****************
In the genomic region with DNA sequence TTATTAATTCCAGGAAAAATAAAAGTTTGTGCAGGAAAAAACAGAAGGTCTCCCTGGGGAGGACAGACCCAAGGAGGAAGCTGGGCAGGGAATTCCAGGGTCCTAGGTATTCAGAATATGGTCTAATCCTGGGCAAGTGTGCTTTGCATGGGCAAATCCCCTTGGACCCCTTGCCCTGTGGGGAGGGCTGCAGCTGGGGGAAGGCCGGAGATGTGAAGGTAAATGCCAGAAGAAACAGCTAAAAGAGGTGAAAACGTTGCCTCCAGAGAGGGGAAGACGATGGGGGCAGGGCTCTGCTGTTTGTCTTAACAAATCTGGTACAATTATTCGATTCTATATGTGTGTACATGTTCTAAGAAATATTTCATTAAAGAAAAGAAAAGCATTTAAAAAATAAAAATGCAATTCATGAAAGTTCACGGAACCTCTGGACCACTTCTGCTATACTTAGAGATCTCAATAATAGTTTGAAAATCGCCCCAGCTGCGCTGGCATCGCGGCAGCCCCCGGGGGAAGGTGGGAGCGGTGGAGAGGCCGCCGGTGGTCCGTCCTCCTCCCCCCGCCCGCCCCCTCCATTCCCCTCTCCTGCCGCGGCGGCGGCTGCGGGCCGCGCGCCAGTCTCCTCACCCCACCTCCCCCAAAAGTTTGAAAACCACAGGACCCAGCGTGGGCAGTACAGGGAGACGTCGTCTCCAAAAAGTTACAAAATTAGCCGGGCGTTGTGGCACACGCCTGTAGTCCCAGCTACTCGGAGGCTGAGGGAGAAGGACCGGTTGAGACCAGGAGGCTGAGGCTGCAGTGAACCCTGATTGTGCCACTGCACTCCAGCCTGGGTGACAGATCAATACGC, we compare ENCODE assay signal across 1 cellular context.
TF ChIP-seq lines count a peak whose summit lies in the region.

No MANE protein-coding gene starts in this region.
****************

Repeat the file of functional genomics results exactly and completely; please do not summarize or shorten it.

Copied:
In the genomic region with DNA sequence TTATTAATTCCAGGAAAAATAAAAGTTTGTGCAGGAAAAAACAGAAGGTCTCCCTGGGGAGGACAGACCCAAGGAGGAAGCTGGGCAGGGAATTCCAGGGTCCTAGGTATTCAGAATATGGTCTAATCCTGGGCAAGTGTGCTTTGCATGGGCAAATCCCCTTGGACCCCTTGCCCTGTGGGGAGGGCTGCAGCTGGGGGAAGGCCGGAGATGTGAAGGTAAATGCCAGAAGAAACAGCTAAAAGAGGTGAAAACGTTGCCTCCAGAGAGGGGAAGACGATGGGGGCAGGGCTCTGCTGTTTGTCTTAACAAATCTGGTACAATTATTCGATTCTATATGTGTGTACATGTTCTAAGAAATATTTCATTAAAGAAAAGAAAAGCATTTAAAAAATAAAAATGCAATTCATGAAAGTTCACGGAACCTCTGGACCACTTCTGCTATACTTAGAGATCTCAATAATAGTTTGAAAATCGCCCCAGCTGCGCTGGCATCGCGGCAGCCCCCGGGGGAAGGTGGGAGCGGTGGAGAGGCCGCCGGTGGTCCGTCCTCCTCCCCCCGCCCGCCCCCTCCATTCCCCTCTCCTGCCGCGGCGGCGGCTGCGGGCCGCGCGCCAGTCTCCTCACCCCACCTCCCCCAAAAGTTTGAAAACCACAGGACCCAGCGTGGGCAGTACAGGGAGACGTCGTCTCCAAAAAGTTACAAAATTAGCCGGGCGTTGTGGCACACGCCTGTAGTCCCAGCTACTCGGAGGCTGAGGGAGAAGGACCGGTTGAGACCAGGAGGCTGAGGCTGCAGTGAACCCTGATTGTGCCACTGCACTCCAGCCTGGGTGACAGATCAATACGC, we compare ENCODE assay signal across 1 cellular context.
TF ChIP-seq lines count a peak whose summit lies in the region.

No MANE protein-coding gene starts in this region.